Thursday, February 25, 2016

Ajarn Wu Hsih writes

"Veiled Being"

Not a settler but a cosmic stream I am,

A process in progress of feeling the ideal love.
I come and I go from sight to site
In search of You, Maharliiná,
To taste the surge of honeyed passion
In the banks of temporal cyclic flow
And to sniff the flowers of life
That decorate Y....our Being
Veiled with beauteous adjectives.


  1. According to Ajarn Wu Hsih, citing Shrii Shrii Ánandamúrti, "Maharliiná" is the same as "Maharliiká," Sanskrit for "she who is potentially great." (Others translate it as "great creation" or assert that it implies small yet great in potential.) In various Indo-Malayan languages (including the languages of the Muslim areas of the Philippines) the cognates mardika, merdeka, merdeheka, or maradika mean "freedom" (as opposed to servitude). Maharliiká has been proposed as a new name for the Philippines (derived from the name of Phillip II of Spain), disdained as a reminder of their colonial past. Ramon Devora, former President of Mahárliká Movement, wrote that the term is a compound of
    "mahar" (a variant of "mahal," great, beloved, noble, or high-born) and "lika" (a contracted form of "likha," creation, work). "Thus, to be called ‘Mahárliká’ Republic is to connect and identify the people and the country to a noble, great and precious origin, nature, condition, and state.... To empower ourselves, we can draw from our rich cultural wisdom and heritage which this particular word embodies and then retrieve its ancient meaning and re-claim it for our times. The word ‘Philippines’ could not be a rallying point for the nation’s harmony. It is, in fact, one reason why our Muslim and Lumad brothers and sisters resist being called ‘Filipinos’ and think of separating from the Philippines." In the 20th century Ferdinand Marcos, the country's dictator, falsely claimed that in World War II he was known as "maharlika," the most bemedalled anti-Japanese Filipino guerrilla, the commander of the Maharlika Unit. During the "New Society Movement" (Kilusang Bagong Lipunan) era he used the word to uphold Filipino nationalism, incorrectly claiming that it referred to the ancient royalty and advocated changing his country's name to Maharlika." As a result it became a trendy name for streets, edifices, banquet halls, villages, cultural organizations, a broadcasting corporation, and the reception area of the Malacañan Palace.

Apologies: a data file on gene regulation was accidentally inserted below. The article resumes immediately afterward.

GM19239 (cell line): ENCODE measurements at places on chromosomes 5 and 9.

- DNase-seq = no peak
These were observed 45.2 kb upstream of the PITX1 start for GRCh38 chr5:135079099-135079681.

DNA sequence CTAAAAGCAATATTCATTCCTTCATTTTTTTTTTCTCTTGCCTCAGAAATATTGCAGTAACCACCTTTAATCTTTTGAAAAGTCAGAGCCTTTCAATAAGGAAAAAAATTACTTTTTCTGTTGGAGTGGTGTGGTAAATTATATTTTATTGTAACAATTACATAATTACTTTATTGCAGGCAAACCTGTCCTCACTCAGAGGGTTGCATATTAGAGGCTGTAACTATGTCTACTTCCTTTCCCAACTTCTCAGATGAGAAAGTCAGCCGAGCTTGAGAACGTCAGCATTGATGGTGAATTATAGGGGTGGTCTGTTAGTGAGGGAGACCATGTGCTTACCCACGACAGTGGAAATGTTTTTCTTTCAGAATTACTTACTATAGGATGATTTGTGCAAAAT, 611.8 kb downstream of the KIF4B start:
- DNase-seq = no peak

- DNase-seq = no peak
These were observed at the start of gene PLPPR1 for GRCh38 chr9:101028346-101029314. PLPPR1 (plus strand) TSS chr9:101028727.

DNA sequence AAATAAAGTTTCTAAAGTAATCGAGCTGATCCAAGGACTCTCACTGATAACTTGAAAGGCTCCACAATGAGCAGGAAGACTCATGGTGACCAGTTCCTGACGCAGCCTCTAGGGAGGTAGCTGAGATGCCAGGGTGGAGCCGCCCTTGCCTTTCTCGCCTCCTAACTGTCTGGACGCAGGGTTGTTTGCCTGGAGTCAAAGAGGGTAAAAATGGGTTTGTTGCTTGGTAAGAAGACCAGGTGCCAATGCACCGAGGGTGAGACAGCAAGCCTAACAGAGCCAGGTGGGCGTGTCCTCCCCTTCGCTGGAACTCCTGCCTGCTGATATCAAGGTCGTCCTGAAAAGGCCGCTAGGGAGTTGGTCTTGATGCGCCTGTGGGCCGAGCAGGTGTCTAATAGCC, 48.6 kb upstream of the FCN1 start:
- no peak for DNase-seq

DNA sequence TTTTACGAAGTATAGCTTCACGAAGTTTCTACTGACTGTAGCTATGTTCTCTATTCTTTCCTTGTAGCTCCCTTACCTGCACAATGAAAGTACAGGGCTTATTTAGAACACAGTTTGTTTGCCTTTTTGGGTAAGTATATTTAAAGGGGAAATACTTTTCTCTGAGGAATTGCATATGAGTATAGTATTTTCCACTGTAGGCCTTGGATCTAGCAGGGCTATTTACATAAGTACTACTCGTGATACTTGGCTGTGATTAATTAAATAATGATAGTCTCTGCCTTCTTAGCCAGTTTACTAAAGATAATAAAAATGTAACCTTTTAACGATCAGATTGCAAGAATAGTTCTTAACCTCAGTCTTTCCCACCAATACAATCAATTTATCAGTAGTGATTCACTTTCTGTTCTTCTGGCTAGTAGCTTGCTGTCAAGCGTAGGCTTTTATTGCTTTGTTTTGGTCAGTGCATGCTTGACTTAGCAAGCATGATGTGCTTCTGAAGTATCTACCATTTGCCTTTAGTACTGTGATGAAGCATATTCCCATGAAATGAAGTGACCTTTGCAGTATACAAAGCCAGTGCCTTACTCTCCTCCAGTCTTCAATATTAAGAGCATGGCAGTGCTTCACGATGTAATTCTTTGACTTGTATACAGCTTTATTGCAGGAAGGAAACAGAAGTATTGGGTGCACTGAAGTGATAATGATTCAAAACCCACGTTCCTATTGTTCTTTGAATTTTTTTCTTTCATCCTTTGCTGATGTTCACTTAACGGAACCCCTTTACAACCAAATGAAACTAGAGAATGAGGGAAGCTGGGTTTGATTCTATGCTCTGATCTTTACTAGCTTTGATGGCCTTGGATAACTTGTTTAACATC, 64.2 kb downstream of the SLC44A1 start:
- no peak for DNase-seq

2. Pre-colonial Filipino societies generally had a three-class social structure, consisting (in Tagalog) of the Alipin (commoners), the Maharliiká (warrior nobility), and the Maginoo. Only those who could claim royal descent were included in the Maginoo class. The datu were Maginoo who ruled over a single community (a dulohan ["corner"] or barangay ["boat"]) or were part of a larger settlement (a bayan, "town"); but they were subservient to a paramount chief, referred to as the Lakan or Rajah. Generally, the closer a member of a Maginoo lineage was to its royal founder, the higher the status, but prominence also depended on the fame of ancestors, wealth, or bravery in battle. The datu served as leaders and judges; they received tributes, taxes, and gifts from their subjects, and they controlled trade; they were often skilled craftsmen, hunters, blacksmiths, fishermen, and warriors in their own right. The title Panginoon was reserved for particularly powerful Maginoo who ruled over a large number of dependents and slaves, owned extensive property, and had an impeccable lineage. While they had limited power over other member datu of the chiefdom based on their renown, they had no direct control over the subjects or lands of the other datu. The Maharliiká were the warrior class whom the Spanish called "Hidalgos" (freemen) or "libres" (freedmen). Like the Timawa of the neigboring Visayan peoples, they were free vassals, members of the lower nobility related genetically to the datu, who were untainted by slavery, servitude, or witchcraft. (They were usually descendants of the children of a datu and a secondary wife.) They were exempt from taxes and tribute but were required to provide military service and weapons at their own expense, in exchange for a share in the spoils, which they subdivided to their own warriors. They were also occasionally obligated to work on the datu's lands and assist in projects and other community events. While they could change allegiances by marriage or by emigration, they were required to host a feast in honor of their former datu and pay a fee before they could be freed from their obligations. As the Spanish extended control over the Philippines they formally allowed the datu to retain nominal suzerainty but in reality employed them as mere encomenderos or tax collectors. The result was the failed Conspiracy of the Maharliiká of 1587–1588, led by Agustín de Legazpi, the grandson of Miguel López de Legazpi himself (the islands' conqueror). The leader was hanged, and beheaded, his properties were plowed and sown with salt so that they would remain barren; others involved were exiled, becoming the first Filipino settlers in Mexico.


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